Phase II: Shooting A Movie (Saturday 8AM to Sunday 1AM)
“I’m up! I’m up! Leaving now!” was my 8AM text, after a 2 hour nap, to the Fog Belt Saturday morning. Chris, our editor, had spent the night on my rather comfortable sofa. He and I set out together to the movie set. Our assistant director, Kevin, secured a sweet location for us: a lovely, recently remodeled 1940s condo on Liberty Heights.
Our directory Cory showed up with the shot list formulated in his head. We filmed the first scene that way, then broke for lunch. During lunch, I prepared a shot list for the remaining scenes and we went about it with improved precision and organization. Light flooded the largely unfurnished condominium, which made for an excellent set. Many thanks to the producers and Assistant Director Kevin Wooley for location scouting.
After lunch, while we worked the rest of the shooting, Chris got immediately and diligently to work on his laptop, editing the footage we’d already captured, and dazzled us with the progress he’d made by early afternoon.
Our leading man, Mat, was a pleasure to work with. A studied actor with experience in the film industry, he knew how to relate to the camera. Plus, he’s built like an underwear model, so we had choice, camera-friendly eye candy. And when it came time for him to emote, we were delighted with his compelling screen presence.
By early evening, we caravaned the production unit to our second location for shooting the opening and closing scenes, hauling along with us all of the gear and materials we needed – costumes, lighting, camera, lenses, microphones, etc. We broke for a fun, engaging, group dinner at Greenburger’s, on Haight Street. We even talked about the next movie we want to make, a comedy. (The onus is on me to provide the script and I’ve already started.)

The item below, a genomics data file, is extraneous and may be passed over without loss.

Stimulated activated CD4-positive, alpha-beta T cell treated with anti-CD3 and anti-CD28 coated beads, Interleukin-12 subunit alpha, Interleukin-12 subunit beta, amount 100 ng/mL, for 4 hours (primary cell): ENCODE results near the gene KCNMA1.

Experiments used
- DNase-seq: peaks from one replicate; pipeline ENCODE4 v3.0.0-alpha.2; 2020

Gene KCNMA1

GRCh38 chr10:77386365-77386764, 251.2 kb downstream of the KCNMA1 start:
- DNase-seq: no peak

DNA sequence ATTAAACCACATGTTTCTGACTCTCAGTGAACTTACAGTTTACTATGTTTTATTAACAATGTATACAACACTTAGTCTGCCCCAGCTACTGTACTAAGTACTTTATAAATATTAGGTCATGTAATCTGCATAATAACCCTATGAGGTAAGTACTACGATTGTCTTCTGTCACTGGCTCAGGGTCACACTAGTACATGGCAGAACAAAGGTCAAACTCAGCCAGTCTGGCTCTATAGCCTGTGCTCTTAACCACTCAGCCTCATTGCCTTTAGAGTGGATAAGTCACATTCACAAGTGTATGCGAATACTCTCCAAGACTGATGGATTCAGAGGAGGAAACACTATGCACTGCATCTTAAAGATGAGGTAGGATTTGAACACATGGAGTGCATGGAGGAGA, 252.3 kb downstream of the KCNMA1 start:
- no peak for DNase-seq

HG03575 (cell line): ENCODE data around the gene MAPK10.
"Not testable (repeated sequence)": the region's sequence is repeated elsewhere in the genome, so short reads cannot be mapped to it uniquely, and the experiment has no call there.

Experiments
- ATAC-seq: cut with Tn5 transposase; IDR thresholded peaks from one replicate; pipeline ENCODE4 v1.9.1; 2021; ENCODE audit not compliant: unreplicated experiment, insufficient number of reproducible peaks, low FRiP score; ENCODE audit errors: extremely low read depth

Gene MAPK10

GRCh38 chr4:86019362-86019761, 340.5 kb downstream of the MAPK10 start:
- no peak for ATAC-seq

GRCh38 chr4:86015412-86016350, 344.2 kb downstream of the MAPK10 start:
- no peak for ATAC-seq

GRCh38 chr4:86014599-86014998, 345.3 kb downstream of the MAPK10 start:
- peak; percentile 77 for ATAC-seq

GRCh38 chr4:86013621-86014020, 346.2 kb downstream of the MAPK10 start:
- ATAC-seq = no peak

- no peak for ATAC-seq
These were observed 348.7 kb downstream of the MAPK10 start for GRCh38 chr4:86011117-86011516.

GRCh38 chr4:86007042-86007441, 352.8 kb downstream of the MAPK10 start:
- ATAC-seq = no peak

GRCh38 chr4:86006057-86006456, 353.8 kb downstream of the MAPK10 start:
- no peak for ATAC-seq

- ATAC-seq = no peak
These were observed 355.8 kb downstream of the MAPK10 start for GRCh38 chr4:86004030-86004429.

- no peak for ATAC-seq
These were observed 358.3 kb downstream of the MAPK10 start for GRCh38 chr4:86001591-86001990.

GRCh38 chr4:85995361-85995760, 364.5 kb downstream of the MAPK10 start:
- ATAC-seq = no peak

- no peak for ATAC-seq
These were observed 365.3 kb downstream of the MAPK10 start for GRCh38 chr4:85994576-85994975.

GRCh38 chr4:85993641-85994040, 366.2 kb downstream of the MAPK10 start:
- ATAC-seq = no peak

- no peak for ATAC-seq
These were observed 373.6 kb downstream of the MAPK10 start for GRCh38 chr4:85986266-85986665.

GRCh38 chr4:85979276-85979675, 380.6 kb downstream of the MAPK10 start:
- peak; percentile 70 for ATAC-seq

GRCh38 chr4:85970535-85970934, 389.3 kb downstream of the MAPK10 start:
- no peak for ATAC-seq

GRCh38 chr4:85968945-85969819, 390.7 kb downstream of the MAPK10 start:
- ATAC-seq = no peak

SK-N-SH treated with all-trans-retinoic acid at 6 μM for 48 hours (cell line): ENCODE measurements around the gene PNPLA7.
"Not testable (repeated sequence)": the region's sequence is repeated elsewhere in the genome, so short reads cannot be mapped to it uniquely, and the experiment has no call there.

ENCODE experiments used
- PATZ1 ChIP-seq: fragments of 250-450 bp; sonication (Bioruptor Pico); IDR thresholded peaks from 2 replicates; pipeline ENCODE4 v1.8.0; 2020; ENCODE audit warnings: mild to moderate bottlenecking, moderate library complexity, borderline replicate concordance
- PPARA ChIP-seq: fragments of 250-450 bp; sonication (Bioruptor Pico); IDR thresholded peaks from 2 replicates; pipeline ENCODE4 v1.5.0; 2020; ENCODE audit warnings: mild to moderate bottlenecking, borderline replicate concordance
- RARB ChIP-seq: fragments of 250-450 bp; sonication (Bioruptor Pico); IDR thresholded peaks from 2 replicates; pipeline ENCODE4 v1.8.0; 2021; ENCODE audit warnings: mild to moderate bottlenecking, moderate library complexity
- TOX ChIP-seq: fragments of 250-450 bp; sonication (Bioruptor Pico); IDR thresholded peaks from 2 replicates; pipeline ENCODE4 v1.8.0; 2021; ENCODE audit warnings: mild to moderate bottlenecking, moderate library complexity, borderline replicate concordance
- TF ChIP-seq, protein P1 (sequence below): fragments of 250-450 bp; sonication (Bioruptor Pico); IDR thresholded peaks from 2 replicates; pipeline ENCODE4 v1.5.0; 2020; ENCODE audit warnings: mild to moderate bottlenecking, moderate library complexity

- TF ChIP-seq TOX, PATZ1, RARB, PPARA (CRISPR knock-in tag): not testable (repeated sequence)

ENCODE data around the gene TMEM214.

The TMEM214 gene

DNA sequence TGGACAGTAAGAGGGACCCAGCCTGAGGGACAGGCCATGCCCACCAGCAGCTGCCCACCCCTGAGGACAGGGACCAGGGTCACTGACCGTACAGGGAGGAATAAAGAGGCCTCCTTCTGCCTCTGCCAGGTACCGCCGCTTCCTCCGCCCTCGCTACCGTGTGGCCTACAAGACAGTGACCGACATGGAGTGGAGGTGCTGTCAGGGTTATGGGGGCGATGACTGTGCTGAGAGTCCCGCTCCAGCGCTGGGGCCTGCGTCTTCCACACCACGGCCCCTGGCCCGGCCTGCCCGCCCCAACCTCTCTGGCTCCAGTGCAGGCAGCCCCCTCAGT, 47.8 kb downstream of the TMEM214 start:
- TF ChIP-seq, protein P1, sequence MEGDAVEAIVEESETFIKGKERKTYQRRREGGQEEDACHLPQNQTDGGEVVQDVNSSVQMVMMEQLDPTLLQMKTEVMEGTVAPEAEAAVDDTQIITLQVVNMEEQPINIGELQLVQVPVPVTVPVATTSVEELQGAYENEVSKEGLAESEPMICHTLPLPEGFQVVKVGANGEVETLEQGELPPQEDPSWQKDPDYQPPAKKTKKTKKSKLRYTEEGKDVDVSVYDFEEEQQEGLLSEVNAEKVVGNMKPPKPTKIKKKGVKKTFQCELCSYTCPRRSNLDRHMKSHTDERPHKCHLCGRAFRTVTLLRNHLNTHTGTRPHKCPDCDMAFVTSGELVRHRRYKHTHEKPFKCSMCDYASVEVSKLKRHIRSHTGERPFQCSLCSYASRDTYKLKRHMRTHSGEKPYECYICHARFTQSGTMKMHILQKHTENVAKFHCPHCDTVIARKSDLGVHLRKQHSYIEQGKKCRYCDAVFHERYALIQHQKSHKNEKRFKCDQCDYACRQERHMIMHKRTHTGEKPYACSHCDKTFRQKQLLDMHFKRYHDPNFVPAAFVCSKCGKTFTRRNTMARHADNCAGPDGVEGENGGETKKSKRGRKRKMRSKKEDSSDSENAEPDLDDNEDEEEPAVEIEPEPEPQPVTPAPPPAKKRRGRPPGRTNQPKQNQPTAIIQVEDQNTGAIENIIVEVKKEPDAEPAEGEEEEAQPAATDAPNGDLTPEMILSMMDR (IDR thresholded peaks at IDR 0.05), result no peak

Being on a movie set is a strange experience, where time flows alternately very slow then very fast. A lot of organization and planning goes in to each shot, so the cast and crew find themselves spending a lot of time waiting around. But suddenly, when it’s time for action, everyone has an extraordinary amount of work to do for 15 to 30 minutes, followed by an hour or so of staging and waiting. It was quite a learning experience for me, especially to be working with others who had helped make films before.
By midnight, we were back at the original location, we shot the last few takes we needed for the night scene. Our key grip and stunt double, Eric, needed yet another costume to distinguish his part from the other scenes, and we decided what I was wearing would do the trick. So by the end of the night, I was standing behind the camera man, a script and shotlist marked up with notes in my hands, dressed in my boxers and Eric’s t-shirt, while Eric was frozen in place, dressed in my outfit, for the last few takes opposite Mat.
At 1AM, the director finally announced “That’s a wrap!” and we all hooted and hollered at the close of a long day’s work and a job well done. After the cheering, in the contented lull of silence that followed, my first words were:
“May I please have my pants back now?”
And we all shared the elated laughter of relief. We had done it! The movie was shot! We were on schedule! Now the post-production work could really begin. I changed back into my own clothes and headed back to my place with our editor Chris. As the script supervisor, I had all of the notes that would help him organize the shots he needed. We were in for a long night, but we were ready to rumble.
Tune in next time to learn about sci-fi post-production, racing the clock, and getting a link to watch “As Long As You’re Still Out There” online!
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